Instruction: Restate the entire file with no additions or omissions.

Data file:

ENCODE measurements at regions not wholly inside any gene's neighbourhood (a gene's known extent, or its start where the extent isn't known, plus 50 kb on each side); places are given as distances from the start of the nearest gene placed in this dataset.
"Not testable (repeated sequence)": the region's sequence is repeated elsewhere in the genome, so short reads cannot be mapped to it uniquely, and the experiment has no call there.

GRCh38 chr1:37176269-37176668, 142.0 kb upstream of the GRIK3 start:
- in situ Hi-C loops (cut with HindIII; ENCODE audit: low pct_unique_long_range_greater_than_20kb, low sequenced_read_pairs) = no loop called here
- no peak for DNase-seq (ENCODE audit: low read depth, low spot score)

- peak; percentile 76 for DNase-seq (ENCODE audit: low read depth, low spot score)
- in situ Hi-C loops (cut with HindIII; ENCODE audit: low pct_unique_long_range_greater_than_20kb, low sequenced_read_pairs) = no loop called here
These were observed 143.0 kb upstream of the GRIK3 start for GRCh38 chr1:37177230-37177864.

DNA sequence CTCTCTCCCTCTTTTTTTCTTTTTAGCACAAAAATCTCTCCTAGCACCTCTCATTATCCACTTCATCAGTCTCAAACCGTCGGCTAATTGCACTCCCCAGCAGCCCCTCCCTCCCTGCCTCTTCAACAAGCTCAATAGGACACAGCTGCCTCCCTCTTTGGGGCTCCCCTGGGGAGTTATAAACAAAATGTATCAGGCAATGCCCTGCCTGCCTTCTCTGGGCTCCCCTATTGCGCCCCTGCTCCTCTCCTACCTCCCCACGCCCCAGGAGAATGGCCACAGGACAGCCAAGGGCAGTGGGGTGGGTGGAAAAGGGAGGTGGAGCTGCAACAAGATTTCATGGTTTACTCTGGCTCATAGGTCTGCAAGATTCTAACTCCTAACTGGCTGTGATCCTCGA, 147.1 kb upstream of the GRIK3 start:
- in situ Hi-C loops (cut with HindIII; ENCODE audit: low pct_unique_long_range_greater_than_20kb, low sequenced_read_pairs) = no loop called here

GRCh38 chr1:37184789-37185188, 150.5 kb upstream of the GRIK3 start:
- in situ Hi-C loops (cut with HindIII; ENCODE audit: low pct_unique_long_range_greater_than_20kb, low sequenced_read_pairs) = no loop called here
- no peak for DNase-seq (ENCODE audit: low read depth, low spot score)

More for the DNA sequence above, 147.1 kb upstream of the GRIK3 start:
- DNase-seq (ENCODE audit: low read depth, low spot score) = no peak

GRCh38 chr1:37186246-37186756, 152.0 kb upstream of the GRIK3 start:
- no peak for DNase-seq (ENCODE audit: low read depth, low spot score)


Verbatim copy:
ENCODE measurements at regions not wholly inside any gene's neighbourhood (a gene's known extent, or its start where the extent isn't known, plus 50 kb on each side); places are given as distances from the start of the nearest gene placed in this dataset.
"Not testable (repeated sequence)": the region's sequence is repeated elsewhere in the genome, so short reads cannot be mapped to it uniquely, and the experiment has no call there.

GRCh38 chr1:37176269-37176668, 142.0 kb upstream of the GRIK3 start:
- in situ Hi-C loops (cut with HindIII; ENCODE audit: low pct_unique_long_range_greater_than_20kb, low sequenced_read_pairs) = no loop called here
- no peak for DNase-seq (ENCODE audit: low read depth, low spot score)

- peak; percentile 76 for DNase-seq (ENCODE audit: low read depth, low spot score)
- in situ Hi-C loops (cut with HindIII; ENCODE audit: low pct_unique_long_range_greater_than_20kb, low sequenced_read_pairs) = no loop called here
These were observed 143.0 kb upstream of the GRIK3 start for GRCh38 chr1:37177230-37177864.

DNA sequence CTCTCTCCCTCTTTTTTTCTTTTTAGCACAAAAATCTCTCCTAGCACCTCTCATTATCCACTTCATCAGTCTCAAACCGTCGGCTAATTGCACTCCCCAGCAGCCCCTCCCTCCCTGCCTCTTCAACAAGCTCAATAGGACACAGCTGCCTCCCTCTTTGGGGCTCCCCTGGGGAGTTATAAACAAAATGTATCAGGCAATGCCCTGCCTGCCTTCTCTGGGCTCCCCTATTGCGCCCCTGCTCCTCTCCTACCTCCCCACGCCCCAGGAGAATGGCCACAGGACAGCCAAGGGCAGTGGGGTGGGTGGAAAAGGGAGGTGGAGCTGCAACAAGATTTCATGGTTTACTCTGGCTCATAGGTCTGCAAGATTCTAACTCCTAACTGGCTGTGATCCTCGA, 147.1 kb upstream of the GRIK3 start:
- in situ Hi-C loops (cut with HindIII; ENCODE audit: low pct_unique_long_range_greater_than_20kb, low sequenced_read_pairs) = no loop called here

GRCh38 chr1:37184789-37185188, 150.5 kb upstream of the GRIK3 start:
- in situ Hi-C loops (cut with HindIII; ENCODE audit: low pct_unique_long_range_greater_than_20kb, low sequenced_read_pairs) = no loop called here
- no peak for DNase-seq (ENCODE audit: low read depth, low spot score)

More for the DNA sequence above, 147.1 kb upstream of the GRIK3 start:
- DNase-seq (ENCODE audit: low read depth, low spot score) = no peak

GRCh38 chr1:37186246-37186756, 152.0 kb upstream of the GRIK3 start:
- no peak for DNase-seq (ENCODE audit: low read depth, low spot score)